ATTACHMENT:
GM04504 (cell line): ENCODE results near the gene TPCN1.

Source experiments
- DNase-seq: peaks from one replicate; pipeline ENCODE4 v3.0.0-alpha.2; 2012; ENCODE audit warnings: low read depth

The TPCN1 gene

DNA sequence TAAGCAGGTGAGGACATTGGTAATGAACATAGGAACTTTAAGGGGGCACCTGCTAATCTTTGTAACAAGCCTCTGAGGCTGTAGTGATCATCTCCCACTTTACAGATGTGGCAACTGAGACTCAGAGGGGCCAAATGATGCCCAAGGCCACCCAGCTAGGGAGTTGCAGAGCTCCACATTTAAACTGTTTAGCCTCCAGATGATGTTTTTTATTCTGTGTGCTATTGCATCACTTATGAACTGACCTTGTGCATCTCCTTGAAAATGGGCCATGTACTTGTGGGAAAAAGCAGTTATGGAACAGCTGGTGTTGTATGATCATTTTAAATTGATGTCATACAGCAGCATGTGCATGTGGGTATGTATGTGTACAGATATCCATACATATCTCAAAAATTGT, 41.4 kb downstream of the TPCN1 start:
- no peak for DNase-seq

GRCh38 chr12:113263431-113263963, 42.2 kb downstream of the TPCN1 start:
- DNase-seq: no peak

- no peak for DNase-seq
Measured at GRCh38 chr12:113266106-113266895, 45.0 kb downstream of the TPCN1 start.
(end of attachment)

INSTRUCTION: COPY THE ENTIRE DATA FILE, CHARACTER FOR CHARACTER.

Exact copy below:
GM04504 (cell line): ENCODE results near the gene TPCN1.

Source experiments
- DNase-seq: peaks from one replicate; pipeline ENCODE4 v3.0.0-alpha.2; 2012; ENCODE audit warnings: low read depth

The TPCN1 gene

DNA sequence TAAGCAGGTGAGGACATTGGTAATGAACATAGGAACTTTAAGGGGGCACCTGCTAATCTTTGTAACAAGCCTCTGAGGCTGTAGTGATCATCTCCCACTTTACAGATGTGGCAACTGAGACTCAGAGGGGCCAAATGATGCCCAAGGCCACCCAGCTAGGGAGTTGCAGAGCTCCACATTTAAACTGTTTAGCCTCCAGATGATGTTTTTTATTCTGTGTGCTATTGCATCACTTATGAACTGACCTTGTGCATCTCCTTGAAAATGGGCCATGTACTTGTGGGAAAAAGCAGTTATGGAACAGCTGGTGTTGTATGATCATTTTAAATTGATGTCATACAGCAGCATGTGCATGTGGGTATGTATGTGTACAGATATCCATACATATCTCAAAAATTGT, 41.4 kb downstream of the TPCN1 start:
- no peak for DNase-seq

GRCh38 chr12:113263431-113263963, 42.2 kb downstream of the TPCN1 start:
- DNase-seq: no peak

- no peak for DNase-seq
Measured at GRCh38 chr12:113266106-113266895, 45.0 kb downstream of the TPCN1 start.